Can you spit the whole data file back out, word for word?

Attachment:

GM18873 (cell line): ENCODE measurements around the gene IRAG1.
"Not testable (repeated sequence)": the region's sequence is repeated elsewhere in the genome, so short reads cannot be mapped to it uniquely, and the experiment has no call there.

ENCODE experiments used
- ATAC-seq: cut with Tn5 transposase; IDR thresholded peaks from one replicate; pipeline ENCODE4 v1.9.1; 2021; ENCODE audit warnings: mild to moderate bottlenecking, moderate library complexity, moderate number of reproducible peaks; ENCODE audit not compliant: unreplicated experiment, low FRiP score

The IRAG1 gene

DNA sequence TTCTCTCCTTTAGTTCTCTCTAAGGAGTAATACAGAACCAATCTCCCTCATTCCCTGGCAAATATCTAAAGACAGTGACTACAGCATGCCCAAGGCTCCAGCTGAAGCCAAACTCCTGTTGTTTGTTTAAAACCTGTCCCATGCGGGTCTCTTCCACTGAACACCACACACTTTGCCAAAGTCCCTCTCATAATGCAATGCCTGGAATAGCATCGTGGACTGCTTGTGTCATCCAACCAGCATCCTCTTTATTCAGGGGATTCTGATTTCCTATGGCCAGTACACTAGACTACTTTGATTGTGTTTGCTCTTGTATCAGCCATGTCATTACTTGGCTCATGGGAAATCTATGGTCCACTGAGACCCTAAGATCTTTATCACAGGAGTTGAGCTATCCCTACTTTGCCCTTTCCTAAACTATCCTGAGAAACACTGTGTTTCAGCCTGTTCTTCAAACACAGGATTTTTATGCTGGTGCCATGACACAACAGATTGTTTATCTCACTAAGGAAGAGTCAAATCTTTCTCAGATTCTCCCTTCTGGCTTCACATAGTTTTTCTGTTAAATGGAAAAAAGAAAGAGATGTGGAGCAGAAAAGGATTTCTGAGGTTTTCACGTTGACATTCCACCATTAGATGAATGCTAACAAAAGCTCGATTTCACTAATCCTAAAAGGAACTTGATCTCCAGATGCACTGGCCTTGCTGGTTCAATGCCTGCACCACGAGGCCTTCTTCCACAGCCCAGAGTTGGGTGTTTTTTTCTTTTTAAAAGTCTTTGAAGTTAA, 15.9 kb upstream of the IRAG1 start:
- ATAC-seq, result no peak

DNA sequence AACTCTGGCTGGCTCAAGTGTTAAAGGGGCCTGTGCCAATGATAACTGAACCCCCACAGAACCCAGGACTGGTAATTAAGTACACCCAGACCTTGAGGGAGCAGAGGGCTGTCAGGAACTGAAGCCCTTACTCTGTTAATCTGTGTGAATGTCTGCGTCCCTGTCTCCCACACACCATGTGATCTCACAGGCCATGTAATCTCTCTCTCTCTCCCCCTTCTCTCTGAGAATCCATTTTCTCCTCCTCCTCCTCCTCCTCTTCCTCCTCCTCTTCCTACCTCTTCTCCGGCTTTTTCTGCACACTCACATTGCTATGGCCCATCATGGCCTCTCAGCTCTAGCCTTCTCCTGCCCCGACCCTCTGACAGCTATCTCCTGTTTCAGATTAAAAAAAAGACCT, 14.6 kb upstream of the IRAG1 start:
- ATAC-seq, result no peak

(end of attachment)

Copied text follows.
GM18873 (cell line): ENCODE measurements around the gene IRAG1.
"Not testable (repeated sequence)": the region's sequence is repeated elsewhere in the genome, so short reads cannot be mapped to it uniquely, and the experiment has no call there.

ENCODE experiments used
- ATAC-seq: cut with Tn5 transposase; IDR thresholded peaks from one replicate; pipeline ENCODE4 v1.9.1; 2021; ENCODE audit warnings: mild to moderate bottlenecking, moderate library complexity, moderate number of reproducible peaks; ENCODE audit not compliant: unreplicated experiment, low FRiP score

The IRAG1 gene

DNA sequence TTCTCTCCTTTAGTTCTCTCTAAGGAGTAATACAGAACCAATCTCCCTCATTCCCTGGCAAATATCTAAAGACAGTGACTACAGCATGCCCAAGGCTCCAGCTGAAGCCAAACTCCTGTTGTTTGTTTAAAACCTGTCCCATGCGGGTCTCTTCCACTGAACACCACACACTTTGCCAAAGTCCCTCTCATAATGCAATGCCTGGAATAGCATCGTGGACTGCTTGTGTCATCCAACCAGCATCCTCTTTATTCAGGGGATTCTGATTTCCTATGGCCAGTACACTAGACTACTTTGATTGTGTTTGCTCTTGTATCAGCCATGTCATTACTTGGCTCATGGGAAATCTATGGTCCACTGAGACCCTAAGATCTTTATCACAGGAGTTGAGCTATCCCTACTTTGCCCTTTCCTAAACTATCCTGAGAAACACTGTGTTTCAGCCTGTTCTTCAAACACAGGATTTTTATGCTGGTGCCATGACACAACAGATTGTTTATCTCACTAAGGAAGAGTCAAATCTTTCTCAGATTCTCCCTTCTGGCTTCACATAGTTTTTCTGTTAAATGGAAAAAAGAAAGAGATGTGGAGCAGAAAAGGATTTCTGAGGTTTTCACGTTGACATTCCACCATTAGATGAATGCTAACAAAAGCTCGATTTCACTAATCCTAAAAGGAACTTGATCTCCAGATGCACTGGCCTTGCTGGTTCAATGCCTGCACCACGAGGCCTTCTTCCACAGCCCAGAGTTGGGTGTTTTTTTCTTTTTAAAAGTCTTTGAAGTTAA, 15.9 kb upstream of the IRAG1 start:
- ATAC-seq, result no peak

DNA sequence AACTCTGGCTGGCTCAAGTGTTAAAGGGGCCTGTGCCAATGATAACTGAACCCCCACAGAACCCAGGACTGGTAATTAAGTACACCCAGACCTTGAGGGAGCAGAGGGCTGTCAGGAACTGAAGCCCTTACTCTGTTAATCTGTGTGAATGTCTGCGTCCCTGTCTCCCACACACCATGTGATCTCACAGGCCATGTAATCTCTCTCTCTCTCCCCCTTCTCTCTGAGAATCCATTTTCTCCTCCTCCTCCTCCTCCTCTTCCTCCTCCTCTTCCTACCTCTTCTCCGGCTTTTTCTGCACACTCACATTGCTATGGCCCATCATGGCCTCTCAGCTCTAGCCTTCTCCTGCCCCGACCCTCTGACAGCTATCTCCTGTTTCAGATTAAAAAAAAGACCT, 14.6 kb upstream of the IRAG1 start:
- ATAC-seq, result no peak